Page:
Editorial: Croftonbrook expansion: Yes, it’s the right place


Whenever a new development or land use is proposed on Salt Spring Island, it’s inevitable that the words “It’s not the right place” will be uttered.

That statement will often be preceded by sincere expressions of support for the initiative being discussed, but the person making those claims will insist there must be a better place for it. Somewhere further away from them, for sure.

Opposition to anything new is not only due to a Not In My Back Yard mentally, of course. But adding 54 dwelling units (in two phases) at the site of an existing 20-unit affordable housing development, as is being proposed by Islanders Working Against Violence for its two-hectare (five-acre) Croftonbrook property, is simply not unreasonable.

Yes, existing Croftonbrook residents and those living on nearby residential properties are bearing the brunt of the change and the construction activity. But adding multifamily dwelling units to an area that already has them is not inappropriate by any practical or land-use planning measure.   

The location meets other official community plan criteria for affordable housing developments, such as being close to Ganges and near a bus route. Where else close to town could or should this project be located? Appropriate available properties are scarce, and projects are already in the works for some of those.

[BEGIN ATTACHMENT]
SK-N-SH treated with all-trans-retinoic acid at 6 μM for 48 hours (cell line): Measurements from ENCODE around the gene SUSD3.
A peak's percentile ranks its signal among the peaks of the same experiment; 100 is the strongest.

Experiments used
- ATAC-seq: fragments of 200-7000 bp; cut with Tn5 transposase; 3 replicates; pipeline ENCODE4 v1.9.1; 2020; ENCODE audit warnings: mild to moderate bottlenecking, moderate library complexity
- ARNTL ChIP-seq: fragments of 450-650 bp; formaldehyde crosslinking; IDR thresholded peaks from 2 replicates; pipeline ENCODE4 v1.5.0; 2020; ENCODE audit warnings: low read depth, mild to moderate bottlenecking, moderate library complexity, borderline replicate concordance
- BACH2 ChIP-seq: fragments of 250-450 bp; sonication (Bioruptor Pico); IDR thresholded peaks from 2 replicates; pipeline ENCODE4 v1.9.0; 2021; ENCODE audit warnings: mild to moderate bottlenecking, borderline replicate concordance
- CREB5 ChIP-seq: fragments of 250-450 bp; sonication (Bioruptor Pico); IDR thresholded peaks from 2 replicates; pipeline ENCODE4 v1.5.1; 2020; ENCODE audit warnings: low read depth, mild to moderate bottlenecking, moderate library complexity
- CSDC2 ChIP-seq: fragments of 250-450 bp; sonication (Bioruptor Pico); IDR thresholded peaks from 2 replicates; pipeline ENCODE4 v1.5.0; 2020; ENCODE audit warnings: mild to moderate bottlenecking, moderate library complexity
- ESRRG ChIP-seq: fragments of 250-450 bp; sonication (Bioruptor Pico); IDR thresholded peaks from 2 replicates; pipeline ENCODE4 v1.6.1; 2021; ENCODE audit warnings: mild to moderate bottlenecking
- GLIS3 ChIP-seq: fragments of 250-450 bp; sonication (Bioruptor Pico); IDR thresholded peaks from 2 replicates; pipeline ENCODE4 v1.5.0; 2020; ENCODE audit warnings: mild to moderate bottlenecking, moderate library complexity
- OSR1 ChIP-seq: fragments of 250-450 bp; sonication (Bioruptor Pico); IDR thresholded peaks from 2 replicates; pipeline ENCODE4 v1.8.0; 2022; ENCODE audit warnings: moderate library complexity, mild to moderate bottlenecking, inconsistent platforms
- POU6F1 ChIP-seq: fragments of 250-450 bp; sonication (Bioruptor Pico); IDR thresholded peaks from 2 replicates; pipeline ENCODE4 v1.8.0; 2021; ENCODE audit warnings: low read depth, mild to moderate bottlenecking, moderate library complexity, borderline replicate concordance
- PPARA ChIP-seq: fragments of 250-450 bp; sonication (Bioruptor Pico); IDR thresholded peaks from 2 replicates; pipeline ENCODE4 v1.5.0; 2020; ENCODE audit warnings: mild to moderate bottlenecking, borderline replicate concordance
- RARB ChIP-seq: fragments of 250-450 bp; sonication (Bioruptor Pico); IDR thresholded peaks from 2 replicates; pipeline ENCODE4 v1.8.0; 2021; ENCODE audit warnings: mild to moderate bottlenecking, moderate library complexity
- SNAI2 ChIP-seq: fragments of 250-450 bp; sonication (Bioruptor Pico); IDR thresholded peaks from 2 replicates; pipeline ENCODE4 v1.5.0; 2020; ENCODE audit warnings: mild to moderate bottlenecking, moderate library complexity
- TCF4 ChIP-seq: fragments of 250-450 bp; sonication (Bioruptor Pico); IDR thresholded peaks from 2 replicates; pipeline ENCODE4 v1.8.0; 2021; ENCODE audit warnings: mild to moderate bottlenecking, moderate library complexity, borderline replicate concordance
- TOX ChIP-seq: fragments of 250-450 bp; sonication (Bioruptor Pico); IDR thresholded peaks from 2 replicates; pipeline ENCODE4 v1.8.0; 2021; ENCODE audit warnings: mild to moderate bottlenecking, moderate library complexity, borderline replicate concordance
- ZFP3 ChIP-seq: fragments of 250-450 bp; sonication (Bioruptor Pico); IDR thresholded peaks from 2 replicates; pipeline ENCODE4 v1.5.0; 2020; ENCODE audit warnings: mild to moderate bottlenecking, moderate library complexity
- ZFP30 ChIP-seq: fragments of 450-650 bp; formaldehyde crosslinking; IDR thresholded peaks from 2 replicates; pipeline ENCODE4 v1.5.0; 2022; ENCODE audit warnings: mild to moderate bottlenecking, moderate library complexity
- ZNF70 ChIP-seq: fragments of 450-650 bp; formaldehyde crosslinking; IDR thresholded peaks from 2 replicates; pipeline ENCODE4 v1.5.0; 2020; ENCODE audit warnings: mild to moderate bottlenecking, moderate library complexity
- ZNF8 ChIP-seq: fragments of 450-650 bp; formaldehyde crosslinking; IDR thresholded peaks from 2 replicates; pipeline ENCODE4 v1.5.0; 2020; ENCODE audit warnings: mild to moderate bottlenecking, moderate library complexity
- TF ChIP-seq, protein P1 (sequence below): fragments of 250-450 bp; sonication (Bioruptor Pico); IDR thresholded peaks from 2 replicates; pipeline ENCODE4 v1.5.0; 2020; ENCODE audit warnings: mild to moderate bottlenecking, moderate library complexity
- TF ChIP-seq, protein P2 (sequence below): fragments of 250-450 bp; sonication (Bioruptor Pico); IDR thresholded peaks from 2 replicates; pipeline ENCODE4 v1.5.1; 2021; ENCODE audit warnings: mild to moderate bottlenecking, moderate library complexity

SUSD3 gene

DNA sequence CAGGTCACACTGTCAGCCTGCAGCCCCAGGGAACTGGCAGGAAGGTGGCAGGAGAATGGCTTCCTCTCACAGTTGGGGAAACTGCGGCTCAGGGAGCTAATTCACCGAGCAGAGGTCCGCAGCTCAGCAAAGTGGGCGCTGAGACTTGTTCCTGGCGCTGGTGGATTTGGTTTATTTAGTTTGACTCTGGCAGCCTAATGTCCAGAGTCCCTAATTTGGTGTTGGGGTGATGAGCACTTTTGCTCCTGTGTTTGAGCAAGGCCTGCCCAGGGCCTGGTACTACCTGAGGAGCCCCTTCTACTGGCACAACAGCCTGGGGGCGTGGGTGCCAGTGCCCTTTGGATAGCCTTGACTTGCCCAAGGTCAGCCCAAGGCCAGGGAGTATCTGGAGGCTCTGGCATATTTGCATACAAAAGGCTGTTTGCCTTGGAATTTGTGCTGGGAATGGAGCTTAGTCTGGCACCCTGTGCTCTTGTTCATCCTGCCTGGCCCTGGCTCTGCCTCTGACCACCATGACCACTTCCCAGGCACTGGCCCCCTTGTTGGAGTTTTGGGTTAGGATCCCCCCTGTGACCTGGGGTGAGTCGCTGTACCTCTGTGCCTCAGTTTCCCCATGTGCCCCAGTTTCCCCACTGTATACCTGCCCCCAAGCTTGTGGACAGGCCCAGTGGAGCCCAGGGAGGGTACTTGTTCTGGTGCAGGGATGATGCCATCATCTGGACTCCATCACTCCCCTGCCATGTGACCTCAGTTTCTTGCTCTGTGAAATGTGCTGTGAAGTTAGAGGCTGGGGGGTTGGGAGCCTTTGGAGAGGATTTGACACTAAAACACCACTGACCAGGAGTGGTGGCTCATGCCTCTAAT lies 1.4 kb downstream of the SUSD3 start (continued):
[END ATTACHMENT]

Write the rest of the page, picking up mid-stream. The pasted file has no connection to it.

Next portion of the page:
In the end, the details of the finished project won’t really matter. There will be construction noise, increased traffic and a less peaceful existence for current residents whether a two- or three-storey building is built, or the tenants are seniors or families.

Very few properties on Salt Spring are not already subject to or vulnerable to a use — or neighbours — that will be annoying and negatively impact the level of serenity we have become accustomed to.

Our community desperately needs decent, affordable housing for far more residents than will be accommodated at an expanded Croftonbrook. Just as we are making sacrifices to prevent a COVID-19 outbreak on our island, some of us are being asked to make sacrifices to achieve a greater good, which is to help islanders who need housing while maintaining at least a semblance of diversity in our community.

Salt Spring’s Local Trust Committee needs to do the right thing at its meeting on Tuesday and help this invaluable project proceed as planned.

1 Comment
  1. Norah McCloy says

    If, as in your final line, the project was to proceed as planned, IWAV would not be seeking variances to height and setbacks. The challenges by neighbours are not to the plan, but to the changes to the plan. The right thing is to respect the plan that was submitted and approved after extensive community consultation.

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